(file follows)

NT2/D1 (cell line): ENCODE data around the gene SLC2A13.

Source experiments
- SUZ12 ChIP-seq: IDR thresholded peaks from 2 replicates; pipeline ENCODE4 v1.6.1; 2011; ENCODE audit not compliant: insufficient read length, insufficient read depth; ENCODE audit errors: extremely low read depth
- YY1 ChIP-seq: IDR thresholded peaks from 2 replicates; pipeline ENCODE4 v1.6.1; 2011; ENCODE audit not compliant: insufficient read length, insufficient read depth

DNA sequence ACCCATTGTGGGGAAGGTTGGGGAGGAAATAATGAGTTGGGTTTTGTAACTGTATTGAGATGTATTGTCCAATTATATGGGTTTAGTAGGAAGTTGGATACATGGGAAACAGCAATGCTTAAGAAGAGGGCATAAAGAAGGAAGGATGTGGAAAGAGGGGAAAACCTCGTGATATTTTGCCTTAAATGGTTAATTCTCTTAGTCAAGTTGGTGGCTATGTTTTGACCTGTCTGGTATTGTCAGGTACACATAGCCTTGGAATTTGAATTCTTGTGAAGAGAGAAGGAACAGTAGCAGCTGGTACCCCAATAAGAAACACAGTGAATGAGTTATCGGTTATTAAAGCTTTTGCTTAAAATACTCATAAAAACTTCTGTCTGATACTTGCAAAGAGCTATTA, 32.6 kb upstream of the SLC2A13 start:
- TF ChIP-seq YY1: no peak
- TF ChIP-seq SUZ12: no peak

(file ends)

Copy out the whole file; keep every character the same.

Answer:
NT2/D1 (cell line): ENCODE data around the gene SLC2A13.

Source experiments
- SUZ12 ChIP-seq: IDR thresholded peaks from 2 replicates; pipeline ENCODE4 v1.6.1; 2011; ENCODE audit not compliant: insufficient read length, insufficient read depth; ENCODE audit errors: extremely low read depth
- YY1 ChIP-seq: IDR thresholded peaks from 2 replicates; pipeline ENCODE4 v1.6.1; 2011; ENCODE audit not compliant: insufficient read length, insufficient read depth

DNA sequence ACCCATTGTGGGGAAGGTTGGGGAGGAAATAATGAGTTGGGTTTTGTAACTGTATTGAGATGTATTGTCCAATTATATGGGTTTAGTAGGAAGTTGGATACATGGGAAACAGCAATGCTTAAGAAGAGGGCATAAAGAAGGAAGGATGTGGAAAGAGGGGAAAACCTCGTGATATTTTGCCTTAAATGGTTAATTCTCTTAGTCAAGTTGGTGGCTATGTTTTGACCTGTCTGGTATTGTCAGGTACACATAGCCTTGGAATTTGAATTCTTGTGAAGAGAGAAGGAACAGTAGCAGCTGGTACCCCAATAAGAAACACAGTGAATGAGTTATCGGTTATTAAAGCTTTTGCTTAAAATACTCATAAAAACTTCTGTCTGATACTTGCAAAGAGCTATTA, 32.6 kb upstream of the SLC2A13 start:
- TF ChIP-seq YY1: no peak
- TF ChIP-seq SUZ12: no peak